2 Molecules May Serve as Potential Biomarkers for Disease Activity in EGPA Patients, Study Suggests

2 Molecules May Serve as Potential Biomarkers for Disease Activity in EGPA Patients, Study Suggests

The levels of two molecules in the blood — eosinophil cationic protein (ECP) and interleukin-5 (IL-5) — reflect eosinophil activation in patients with eosinophilic granulomatosis with polyangiitis (EGPA), a study shows.

As a result, these molecules may be used as markers to determine disease activity in EGPA patients and distinguish between those with active disease and patients in remission.

The study, “Usefulness Of Biomarkers Of Eosinophil Activation In Monitoring Egpa Disease Activity,” was recently presented at the 19th International Vasculitis and ANCA Workshop in Philadelphia.

Eosinophils are a type of immune cells that play a central role in EGPA development. Researchers hypothesize that the degree of eosinophilic activation, measured through levels of ECP and the inflammatory molecule IL-5, could serve as a biomarker for EGPA, in addition to blood eosinophil count (the total number of eosinophils in blood).

However, existing studies have shown inconsistent results regarding the use of these markers in clinical practice. TO address this, researchers in this study sought to evaluate the usefulness of ECP and IL-5 as markers of disease activity in EGPA.

They collected 53 samples of serum (a component of the blood) from 37 patients with EGPA and examined the samples for blood eosinophil count, and levels of ECP and IL-5. These markers were then compared to the patients’ Birmingham vasculitis activity score (BVAS), an established measure of disease activity.

Among the 53 samples, 17 were collected from patients in remission (a BVAS score of zero), while the remaining were from patients with varying levels of disease activity.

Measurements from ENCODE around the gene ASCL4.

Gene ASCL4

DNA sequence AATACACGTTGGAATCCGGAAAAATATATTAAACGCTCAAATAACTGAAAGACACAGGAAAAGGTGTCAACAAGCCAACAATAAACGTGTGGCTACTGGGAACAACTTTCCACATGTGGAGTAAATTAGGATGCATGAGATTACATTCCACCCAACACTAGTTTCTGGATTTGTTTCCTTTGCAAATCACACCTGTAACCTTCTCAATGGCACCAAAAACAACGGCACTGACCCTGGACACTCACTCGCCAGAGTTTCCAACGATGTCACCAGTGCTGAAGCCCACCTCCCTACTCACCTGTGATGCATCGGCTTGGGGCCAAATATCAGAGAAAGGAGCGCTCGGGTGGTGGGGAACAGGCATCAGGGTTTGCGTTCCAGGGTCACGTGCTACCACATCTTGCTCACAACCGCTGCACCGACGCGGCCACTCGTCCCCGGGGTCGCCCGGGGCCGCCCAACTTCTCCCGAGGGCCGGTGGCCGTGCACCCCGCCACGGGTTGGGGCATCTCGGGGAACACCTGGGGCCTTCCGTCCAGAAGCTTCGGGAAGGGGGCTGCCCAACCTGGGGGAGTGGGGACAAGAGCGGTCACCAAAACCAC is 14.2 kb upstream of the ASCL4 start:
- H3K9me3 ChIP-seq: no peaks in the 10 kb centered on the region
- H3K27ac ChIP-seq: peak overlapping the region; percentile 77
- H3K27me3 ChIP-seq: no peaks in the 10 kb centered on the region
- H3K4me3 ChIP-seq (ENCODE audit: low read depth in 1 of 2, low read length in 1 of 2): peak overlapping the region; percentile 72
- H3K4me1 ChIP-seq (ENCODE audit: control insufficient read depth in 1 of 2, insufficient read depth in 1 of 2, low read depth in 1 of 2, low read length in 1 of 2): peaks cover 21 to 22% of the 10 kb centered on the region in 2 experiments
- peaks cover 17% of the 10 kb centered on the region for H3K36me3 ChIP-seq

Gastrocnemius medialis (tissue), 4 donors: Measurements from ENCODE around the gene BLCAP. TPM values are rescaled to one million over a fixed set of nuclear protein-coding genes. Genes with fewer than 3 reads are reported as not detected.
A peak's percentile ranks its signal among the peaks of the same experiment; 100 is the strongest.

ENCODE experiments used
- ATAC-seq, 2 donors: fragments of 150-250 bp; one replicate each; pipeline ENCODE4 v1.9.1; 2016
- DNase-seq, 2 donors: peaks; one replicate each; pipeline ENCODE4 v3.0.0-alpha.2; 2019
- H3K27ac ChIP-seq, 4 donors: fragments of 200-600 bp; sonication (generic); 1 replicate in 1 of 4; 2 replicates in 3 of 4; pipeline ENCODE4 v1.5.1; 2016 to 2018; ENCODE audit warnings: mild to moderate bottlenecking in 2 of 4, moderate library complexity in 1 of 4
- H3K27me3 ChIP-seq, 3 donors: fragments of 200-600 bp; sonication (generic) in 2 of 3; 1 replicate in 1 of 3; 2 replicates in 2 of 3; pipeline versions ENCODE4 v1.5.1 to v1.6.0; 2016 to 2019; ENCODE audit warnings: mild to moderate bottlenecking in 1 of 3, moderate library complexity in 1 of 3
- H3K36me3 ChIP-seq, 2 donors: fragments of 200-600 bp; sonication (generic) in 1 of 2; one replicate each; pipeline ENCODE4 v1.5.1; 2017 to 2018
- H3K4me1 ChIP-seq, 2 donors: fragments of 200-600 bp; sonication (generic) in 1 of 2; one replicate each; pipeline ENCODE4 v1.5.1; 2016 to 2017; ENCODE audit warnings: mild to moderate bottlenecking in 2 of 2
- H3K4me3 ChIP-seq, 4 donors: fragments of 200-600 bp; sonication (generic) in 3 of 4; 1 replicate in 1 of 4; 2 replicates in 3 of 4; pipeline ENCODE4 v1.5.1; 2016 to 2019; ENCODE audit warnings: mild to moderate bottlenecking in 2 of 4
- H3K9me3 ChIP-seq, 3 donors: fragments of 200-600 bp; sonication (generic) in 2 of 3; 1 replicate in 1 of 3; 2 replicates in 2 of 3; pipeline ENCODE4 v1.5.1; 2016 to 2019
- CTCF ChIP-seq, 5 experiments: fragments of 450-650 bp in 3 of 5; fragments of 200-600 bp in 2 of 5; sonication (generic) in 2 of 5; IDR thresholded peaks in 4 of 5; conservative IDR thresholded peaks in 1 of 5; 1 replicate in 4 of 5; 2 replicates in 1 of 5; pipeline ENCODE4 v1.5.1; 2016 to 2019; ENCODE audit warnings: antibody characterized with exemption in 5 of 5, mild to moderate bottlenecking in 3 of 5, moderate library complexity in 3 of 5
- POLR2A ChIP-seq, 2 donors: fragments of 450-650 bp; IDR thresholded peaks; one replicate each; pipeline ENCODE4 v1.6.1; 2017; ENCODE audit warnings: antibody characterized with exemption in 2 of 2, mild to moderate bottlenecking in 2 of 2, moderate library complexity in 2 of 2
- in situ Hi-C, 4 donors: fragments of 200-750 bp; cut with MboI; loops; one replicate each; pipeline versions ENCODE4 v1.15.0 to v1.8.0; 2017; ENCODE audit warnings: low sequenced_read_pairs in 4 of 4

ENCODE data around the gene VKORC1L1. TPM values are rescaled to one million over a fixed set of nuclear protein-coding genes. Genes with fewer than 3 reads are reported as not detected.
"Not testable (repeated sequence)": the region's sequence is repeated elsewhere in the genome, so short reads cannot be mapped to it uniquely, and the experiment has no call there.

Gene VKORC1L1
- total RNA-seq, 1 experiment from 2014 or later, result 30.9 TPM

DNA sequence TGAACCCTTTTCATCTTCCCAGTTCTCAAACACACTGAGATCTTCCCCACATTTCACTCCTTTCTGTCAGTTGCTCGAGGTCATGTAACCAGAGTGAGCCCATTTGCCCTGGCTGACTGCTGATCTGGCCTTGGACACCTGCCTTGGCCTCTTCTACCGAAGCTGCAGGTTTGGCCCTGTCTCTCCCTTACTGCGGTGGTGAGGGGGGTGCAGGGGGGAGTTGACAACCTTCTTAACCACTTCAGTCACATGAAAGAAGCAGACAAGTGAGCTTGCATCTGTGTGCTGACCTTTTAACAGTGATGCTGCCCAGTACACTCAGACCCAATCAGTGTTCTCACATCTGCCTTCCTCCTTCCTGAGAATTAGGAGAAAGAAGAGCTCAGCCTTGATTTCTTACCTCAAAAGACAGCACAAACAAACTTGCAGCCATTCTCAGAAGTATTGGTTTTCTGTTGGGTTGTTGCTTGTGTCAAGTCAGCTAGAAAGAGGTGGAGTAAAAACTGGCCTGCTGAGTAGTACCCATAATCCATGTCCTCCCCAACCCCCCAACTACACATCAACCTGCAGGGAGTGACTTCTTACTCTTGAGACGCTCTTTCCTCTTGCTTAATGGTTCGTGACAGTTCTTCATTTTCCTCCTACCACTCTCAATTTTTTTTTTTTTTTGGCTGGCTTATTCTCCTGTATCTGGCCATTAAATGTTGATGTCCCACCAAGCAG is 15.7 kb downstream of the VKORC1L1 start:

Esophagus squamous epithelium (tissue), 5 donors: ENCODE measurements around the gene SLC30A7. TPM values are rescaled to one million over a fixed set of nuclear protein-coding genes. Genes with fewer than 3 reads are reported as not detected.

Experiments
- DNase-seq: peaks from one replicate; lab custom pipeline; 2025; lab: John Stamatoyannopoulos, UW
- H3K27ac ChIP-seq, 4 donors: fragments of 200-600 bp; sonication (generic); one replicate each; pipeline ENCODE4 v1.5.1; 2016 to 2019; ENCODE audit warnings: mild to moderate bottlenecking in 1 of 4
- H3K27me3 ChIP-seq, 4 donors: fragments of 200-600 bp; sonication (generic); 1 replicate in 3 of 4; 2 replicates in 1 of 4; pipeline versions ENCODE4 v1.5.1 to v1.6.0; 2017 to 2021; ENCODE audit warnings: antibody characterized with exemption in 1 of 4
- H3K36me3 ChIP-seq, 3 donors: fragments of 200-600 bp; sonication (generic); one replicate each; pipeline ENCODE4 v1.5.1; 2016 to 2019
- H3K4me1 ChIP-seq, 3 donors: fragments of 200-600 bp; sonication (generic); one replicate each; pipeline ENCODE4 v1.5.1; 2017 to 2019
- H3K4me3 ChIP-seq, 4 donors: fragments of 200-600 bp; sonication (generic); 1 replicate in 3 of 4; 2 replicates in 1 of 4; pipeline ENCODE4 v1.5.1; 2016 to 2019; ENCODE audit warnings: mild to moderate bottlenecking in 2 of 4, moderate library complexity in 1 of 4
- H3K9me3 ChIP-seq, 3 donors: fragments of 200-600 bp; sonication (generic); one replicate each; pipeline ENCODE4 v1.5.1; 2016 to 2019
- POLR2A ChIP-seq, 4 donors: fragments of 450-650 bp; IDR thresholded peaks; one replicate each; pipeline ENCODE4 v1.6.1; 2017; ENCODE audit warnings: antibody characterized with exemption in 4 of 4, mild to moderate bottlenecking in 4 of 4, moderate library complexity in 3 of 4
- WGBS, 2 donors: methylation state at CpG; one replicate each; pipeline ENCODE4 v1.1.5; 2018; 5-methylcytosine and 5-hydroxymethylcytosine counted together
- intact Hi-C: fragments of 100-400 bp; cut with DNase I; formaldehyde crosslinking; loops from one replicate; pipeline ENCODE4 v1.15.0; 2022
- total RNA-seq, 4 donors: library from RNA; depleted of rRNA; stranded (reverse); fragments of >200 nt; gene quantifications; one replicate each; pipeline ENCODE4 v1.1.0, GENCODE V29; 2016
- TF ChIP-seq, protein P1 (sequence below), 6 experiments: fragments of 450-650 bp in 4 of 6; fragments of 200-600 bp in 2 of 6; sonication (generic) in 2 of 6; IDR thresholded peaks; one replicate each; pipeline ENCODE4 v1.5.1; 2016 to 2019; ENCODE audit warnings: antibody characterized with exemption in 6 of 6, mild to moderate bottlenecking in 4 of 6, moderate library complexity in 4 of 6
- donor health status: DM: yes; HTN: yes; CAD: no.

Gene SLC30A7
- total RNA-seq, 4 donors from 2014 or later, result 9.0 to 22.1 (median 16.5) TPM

The team found that EGPA patients with active disease had significantly higher levels of blood eosinophils, ECP, and IL-5 than patients in remission.

Additionally, BVAS scores were moderately correlated with blood eosinophil count, serum ECP, and IL-5, in that the higher the disease activity, the more likely a patient was to have a high blood eosinophil count, ECP, and IL-5.

Contrary to blood eosinophil counts, levels of ECP and IL-5 could also distinguish patients in remission from those with low disease activity, the latter of whom also had significantly higher levels of these molecules.

“Serum ECP and IL-5 reflect the degree of eosinophilic activation and might represent useful biomarkers in EGPA, complementary to blood eosinophilia, especially in patients with low disease activity or grumbling disease,” the researchers wrote.

Iqra holds a MSc in Cellular and Molecular Medicine from the University of Ottawa in Ottawa, Canada. She also holds a BSc in Life Sciences from Queen’s University in Kingston, Canada. Currently, she is completing a PhD in Laboratory Medicine and Pathobiology from the University of Toronto in Toronto, Canada. Her research has ranged from across various disease areas including Alzheimer’s disease, myelodysplastic syndrome, bleeding disorders and rare pediatric brain tumors.
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Iqra holds a MSc in Cellular and Molecular Medicine from the University of Ottawa in Ottawa, Canada. She also holds a BSc in Life Sciences from Queen’s University in Kingston, Canada. Currently, she is completing a PhD in Laboratory Medicine and Pathobiology from the University of Toronto in Toronto, Canada. Her research has ranged from across various disease areas including Alzheimer’s disease, myelodysplastic syndrome, bleeding disorders and rare pediatric brain tumors.
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